It may be a bit extreme to think that trainer Ron Ellis is facing desperate times, but he is facing a time calling for some measures he didn't think he'd need to call on quite so soon.
And it's all because of a precocious 2-year-old named Believe in Hope.
But there he was in the winner's circle on Saturday, August 2, after a one-length, $28.40 upset victory at 5 1/2 furlongs on the main track in 1:03.81. And whatever schedule Ellis and the JayEmEss Stable of Mace and Samantha Siegel had for the colt has now been accelerated dramatically.
So the trainer's challenge now becomes how can he get his maiden winner ready to step into the Grade I Del Mar Futurity?
"We always had the Breeders' Cup Juvenile as the long-term goal, but we thought we'd take it in a slower way," the ever-conservative Ellis said. "But when he won going short, that really changed things."
So did the victory turn up the pressure on the trainer? "Oh yeah, yeah," he said. "We really had him more on a schedule for the Breeders' Cup rather than on a schedule for the Futurity, but now that he's won, there's really no other place for him to run.
"If he had run third the first time out, we probably would have come back in a maiden race and hoped to have won easy and then go on to Oak Tree where I could stretch him out in the Norfolk [Stakes] and then, hopefully, into the Breeders' Cup.
"So I had him on a little bit slower plan than we're going to end up with, but he might be good enough to handle that."
Ellis believes working the youngster in company is a key to getting him ready a bit quicker than he thought would be necessary. "I've worked him in company now with older horses, to give him that kind of experience," the mild-mannered trainer said. "That helps him learn how to relax and not be intimidated. I worry about the intimidation factor, but I think working with an older horse gives him a chance to learn how to handle that."
Even so, Ellis does not feel any necessity to pressure him unduly. "Because I think he's going to be better going around two turns, in the back of my mind I'm not leaning on him to where this is the only race [the 7-furlong Futurity] that matters. We'll be trying to win this race, but with the idea of winning the Breeders' Cup [Juvenile] as the long-term goal.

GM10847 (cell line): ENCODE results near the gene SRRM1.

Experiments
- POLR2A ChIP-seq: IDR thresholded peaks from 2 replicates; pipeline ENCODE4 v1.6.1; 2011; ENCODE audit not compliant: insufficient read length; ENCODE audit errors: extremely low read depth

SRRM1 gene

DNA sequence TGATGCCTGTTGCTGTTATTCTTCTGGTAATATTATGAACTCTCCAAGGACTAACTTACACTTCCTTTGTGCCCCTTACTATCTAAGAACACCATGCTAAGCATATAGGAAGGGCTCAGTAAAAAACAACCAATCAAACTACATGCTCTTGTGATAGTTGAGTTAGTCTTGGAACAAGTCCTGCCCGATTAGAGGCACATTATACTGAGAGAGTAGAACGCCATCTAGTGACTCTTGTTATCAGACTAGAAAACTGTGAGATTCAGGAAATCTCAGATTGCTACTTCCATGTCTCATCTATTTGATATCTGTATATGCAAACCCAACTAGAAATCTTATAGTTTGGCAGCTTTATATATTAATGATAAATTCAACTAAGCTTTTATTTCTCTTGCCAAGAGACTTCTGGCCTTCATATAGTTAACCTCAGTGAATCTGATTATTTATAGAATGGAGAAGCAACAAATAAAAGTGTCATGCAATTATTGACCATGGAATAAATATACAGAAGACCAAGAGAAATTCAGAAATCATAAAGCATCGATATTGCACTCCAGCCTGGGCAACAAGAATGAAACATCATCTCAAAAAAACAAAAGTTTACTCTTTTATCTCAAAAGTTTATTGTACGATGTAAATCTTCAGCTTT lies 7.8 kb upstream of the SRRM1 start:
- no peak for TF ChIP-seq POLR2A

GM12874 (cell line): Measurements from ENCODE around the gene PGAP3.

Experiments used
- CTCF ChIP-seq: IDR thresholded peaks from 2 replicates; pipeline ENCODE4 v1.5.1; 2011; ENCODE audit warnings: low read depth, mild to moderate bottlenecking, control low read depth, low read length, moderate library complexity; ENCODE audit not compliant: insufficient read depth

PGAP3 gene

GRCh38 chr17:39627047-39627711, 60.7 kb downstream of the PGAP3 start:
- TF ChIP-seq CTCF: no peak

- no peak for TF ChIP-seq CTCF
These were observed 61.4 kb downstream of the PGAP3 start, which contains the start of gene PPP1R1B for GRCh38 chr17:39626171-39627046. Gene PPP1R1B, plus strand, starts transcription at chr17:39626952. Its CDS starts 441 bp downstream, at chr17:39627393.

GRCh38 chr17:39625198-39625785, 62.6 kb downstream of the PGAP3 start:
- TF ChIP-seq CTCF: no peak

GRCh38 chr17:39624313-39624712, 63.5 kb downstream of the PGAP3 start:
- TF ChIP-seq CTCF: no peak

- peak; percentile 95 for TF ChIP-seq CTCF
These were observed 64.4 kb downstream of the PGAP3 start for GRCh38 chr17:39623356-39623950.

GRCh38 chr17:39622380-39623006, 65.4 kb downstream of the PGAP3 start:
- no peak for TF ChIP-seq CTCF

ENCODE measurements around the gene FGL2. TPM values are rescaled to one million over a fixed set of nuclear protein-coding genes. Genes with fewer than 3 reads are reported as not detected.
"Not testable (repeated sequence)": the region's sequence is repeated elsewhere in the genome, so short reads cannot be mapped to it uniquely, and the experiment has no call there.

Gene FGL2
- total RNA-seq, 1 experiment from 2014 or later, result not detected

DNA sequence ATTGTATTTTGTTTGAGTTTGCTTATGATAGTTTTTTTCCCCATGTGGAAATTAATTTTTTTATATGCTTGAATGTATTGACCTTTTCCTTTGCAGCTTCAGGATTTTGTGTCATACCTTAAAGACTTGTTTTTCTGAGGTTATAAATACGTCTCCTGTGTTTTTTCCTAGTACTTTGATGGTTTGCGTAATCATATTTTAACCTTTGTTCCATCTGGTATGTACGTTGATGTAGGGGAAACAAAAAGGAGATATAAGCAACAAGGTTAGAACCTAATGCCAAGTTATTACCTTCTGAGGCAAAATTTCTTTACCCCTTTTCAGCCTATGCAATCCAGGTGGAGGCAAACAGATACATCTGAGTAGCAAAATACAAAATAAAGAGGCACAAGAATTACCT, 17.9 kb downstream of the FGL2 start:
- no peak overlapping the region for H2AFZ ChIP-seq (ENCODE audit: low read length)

"It's hard to have them ready to fire at their best every time. I'm trying to rely on his natural ability to win this race, but also to not empty the tank."
Ellis has been impressed with the colt's demeanor almost as much as his natural talents. "He's really smart," he said. "He acts like an older horse. He still looks around a little, but takes most things pretty well in stride."
Believe in Hope is a second generation of the family to land in Ellis' barn. He trained the colt's dam, Hope Rises, by Mr. Greeley. "She would go middle distances well -- a mile and a mile and a sixteenth. She won four out of eight starts."
Ellis remembers that the Siegels, father Mace and daughter Samantha, bought Hope Rises as a weanling. "She was gorgeous, but had ankle trouble and only ran eight times," he said, adding, "The colt gets a lot of his class from his mother. He's bred on the bottom side to be a really good horse."
Recalling the winning maiden race, Ellis said, "He came from ninth to win and that's a good sign. He sat off horses and Jose [jockey Jose Valdivia Jr.] said the colt was perfect until he pushed the button. When he pushed the button he didn't expect him to blast off like he did.
"Jose said he just wanted to get through a hole so he could pass a couple of horses, but when he asked him to run he just shot past the whole field." Valdivia retains the mount for the Futurity.
The next stop after that will be the Norfolk Stakes and then, Ellis hopes, the Breeders' Cup Juvenile.
A victory there could pave the way to an Eclipse Award for Believe in Hope, something that the 48-year-old trainer accomplished with Declan's Moon for the Siegels in 2004. On the way to the Eclipse, Declan's Moon captured both that year's Del Mar Futurity and the Hollywood Futurity.